Author: Beth Bureau, M.S.
One question we are always asked by our clients is how to save on taxes or if there are any additional tax deductions available. Unfortunately, there is no one-size fits all answer to this question as many credits phase-out for high earning individuals.
Making contributions of appreciated stock is a great way to receive a tax benefit for supporting causes that are important to you. The good news? Anyone who holds appreciated stock and itemizes his or her deductions is eligible.
1) The Basics
You are likely already familiar with traditional cash contributions to a 501(c)(3). This is where you pay the organization directly by check or credit card. Cash contributions are a simple way to donate and are currently deductible up to 60% of Adjusted Gross Income (AGI) for taxpayers who itemize their deductions.
However, donating stock that has appreciated for more than one year can provide an even greater tax benefit than cash. You should avoid donating stock owned less than one year, stocks that have incurred losses or privately held stocks.
When making these types of donations, you receive a deduction for the fair market value (FMV) of the stock. You also do not pay capital gains tax on the shares contributed, which means you may contribute up to 20% more than if you made a traditional cash donation. This is because the maximum tax rate on long-term capital gains is 20%.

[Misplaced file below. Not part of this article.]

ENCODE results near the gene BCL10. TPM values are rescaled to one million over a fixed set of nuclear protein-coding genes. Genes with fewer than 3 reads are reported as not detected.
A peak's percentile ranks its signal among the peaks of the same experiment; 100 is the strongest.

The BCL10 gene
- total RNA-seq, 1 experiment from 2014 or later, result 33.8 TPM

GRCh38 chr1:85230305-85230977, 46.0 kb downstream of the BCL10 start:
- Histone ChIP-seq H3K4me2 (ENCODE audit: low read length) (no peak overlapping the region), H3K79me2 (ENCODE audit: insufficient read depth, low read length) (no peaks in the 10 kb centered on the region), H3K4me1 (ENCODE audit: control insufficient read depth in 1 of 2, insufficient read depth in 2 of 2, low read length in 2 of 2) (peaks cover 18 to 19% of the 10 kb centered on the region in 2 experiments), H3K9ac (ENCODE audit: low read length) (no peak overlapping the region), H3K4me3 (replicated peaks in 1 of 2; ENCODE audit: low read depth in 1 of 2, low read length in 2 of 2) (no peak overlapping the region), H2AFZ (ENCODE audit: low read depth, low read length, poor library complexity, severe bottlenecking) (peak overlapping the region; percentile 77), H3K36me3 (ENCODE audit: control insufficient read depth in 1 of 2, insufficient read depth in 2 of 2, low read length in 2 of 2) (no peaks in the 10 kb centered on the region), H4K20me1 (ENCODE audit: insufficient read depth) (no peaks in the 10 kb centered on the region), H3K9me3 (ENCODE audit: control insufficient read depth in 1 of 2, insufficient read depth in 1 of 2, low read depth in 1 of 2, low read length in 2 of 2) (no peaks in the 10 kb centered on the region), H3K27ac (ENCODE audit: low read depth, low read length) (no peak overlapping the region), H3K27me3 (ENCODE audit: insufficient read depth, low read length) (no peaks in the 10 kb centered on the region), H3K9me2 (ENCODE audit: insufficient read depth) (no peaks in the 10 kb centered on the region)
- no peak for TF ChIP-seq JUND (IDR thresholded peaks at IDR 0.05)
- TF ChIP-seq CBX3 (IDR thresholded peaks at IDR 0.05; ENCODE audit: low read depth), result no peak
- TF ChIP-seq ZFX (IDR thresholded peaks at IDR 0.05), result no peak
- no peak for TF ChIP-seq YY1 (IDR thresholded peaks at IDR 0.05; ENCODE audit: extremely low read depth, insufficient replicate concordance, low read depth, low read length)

Many clients shy away from donating stocks because they perceive it to be time consuming or difficult for the organization to accept. While any stock transfers must be completed by December 31st (i.e. received by the charity), they are not difficult to execute. Your financial advisor should be able to assist you with identifying stocks and initiating the contribution. They can also provide the cost basis information to us, which is reported on your individual income tax return. In addition, the charity should provide a written acknowledgement letter that includes the date of contribution, description of the stock and confirmation that no goods or services were received in exchange for the donation.
Contributions of publicly traded stocks, bonds, or mutual funds held more than a year are deductible at their FMV up to 30% of adjusted gross income, whereas cash contributions are deductible up to 60% of your AGI. When combining different classes of contributions in the same year (i.e. cash and appreciated stock), the Internal Revenue Service has a set of ordering rules that must be used to determine the maximum contribution limit for each type. Excess contributions in any of these buckets get carried forward for up to five years.
Building a gifting strategy that maximizes both cash and appreciated stock contributions is a great way to fulfil your philanthropic goals while receiving an additional tax benefit. Please contact a Origin CPA Group advisor if you would like to talk more about charitable contribution strategies. We can assist with building a customized strategy to meet your financial needs and objectives.
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